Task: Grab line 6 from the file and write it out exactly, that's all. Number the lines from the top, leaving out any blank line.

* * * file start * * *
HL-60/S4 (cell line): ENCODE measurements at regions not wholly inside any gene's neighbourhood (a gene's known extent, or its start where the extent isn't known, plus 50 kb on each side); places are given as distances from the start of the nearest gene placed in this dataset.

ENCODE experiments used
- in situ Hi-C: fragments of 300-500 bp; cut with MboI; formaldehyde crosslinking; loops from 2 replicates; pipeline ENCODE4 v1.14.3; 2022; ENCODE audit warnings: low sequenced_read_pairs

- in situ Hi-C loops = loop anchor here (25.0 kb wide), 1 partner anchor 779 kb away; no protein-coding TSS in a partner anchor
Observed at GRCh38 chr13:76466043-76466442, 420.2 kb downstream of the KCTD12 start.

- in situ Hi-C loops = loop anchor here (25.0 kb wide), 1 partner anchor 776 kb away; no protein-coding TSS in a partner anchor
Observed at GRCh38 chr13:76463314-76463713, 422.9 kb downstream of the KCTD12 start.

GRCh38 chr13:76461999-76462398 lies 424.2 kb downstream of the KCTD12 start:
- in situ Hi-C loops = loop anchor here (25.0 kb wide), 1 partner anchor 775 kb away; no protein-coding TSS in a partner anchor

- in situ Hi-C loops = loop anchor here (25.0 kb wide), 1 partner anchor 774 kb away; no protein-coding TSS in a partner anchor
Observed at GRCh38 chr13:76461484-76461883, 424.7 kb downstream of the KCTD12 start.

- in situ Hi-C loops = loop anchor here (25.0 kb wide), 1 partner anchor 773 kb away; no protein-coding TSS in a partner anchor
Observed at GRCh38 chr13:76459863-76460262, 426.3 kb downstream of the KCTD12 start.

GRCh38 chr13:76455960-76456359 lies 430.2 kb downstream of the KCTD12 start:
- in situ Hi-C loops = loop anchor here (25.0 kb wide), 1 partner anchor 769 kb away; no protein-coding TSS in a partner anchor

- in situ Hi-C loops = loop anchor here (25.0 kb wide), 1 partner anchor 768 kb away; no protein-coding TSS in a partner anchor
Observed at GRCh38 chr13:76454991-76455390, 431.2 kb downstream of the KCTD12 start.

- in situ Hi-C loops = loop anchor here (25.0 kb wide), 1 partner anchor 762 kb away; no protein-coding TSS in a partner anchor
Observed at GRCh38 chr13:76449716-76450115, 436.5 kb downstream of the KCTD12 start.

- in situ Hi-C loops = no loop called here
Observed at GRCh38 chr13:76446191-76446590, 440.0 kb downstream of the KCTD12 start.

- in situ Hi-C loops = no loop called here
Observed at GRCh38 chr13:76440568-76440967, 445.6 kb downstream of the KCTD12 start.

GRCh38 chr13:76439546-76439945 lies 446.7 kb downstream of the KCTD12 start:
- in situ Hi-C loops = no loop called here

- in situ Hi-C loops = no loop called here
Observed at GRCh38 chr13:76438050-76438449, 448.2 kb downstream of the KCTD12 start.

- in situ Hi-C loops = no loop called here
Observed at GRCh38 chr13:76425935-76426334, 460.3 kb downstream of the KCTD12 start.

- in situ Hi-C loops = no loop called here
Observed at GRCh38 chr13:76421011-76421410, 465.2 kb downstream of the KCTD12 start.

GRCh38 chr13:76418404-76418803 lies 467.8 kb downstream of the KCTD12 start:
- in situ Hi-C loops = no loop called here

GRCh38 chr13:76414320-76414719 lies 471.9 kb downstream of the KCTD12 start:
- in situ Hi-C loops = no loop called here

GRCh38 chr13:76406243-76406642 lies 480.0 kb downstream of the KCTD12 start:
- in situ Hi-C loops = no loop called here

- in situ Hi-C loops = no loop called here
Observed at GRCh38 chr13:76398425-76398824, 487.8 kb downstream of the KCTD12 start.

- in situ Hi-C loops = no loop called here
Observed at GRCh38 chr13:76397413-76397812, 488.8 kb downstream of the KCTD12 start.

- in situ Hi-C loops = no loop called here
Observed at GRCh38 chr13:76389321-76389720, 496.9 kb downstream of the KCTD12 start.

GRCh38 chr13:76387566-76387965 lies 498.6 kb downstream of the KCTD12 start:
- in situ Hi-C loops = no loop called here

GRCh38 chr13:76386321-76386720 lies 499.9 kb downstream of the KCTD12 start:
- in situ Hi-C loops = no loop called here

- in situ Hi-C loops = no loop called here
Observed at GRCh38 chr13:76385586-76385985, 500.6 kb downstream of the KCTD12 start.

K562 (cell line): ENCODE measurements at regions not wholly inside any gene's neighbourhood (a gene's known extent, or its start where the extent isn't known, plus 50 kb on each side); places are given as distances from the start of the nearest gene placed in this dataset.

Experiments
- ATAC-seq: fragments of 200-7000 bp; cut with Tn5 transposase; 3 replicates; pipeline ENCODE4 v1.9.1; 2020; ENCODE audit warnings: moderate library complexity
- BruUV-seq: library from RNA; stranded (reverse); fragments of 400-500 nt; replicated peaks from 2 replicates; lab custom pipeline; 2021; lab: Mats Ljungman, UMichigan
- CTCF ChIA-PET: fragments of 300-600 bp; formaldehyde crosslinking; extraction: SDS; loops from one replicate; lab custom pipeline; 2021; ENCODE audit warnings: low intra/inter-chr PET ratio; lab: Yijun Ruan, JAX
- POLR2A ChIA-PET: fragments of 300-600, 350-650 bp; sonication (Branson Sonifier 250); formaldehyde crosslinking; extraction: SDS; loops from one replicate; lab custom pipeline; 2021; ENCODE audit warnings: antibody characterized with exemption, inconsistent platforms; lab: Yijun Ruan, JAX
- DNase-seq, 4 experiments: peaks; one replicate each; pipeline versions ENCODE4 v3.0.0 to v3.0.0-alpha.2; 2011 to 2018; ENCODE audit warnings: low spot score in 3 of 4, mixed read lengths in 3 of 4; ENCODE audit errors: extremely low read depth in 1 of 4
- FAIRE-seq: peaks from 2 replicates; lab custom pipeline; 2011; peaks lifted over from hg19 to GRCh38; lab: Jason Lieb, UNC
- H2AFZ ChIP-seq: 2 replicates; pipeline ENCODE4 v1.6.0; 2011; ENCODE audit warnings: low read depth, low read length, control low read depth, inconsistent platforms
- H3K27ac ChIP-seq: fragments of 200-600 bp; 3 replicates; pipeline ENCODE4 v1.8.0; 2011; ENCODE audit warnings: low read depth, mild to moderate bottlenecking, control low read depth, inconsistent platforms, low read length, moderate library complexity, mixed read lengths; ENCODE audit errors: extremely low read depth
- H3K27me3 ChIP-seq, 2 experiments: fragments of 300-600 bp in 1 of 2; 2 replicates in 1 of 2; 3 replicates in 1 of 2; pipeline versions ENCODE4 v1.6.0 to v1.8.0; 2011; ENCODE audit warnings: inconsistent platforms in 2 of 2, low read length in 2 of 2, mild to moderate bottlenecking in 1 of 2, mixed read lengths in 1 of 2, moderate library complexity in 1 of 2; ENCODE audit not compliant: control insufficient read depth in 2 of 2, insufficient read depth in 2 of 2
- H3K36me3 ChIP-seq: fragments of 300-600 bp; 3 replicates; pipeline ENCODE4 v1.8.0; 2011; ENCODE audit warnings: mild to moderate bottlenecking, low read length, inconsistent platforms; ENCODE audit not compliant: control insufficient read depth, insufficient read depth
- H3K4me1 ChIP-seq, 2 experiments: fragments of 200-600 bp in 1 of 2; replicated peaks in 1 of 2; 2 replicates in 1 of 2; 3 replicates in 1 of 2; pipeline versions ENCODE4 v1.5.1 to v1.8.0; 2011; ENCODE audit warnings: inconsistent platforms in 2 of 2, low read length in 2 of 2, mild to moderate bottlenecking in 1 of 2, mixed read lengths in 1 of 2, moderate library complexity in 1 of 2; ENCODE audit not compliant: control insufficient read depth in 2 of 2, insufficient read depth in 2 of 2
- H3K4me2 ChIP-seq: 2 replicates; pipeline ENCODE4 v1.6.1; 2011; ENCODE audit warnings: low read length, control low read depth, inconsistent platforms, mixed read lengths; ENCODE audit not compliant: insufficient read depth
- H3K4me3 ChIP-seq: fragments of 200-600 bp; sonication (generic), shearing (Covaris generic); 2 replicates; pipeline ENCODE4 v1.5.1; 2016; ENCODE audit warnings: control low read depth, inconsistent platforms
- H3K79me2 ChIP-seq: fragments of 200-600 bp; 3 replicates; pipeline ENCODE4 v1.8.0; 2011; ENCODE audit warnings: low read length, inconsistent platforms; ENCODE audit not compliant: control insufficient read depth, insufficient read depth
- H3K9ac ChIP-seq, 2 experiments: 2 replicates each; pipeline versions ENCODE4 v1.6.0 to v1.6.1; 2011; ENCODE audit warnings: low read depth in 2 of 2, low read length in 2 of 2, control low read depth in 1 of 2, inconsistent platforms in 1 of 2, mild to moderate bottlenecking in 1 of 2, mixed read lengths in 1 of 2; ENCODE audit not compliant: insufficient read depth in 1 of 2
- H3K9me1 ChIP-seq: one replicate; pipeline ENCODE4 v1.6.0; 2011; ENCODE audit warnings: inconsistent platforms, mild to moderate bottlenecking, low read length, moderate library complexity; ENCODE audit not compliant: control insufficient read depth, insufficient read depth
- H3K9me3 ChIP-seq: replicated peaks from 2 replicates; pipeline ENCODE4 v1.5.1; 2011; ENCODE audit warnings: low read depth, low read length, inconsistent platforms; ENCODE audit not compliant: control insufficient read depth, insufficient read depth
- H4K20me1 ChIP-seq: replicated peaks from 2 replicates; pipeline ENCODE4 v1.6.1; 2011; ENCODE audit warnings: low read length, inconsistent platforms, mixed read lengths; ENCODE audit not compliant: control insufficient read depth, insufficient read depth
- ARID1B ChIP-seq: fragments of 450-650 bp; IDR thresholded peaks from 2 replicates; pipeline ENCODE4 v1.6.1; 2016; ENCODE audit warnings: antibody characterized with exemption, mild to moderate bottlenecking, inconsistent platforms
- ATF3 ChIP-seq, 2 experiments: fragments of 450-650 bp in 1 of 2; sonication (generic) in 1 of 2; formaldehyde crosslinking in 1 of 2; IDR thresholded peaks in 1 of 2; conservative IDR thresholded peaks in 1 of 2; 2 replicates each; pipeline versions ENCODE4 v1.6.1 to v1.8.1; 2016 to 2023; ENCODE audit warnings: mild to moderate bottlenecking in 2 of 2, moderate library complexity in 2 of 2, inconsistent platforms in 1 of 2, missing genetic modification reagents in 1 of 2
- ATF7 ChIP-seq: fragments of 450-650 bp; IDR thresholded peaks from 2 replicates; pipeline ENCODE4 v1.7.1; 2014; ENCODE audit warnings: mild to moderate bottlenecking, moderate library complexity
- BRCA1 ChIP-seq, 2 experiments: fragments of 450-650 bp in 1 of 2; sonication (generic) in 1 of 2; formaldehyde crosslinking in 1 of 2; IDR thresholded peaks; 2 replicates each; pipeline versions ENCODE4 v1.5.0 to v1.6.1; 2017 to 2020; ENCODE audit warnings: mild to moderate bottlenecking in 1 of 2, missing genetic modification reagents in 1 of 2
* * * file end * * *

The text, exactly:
- in situ Hi-C loops = loop anchor here (25.0 kb wide), 1 partner anchor 776 kb away; no protein-coding TSS in a partner anchor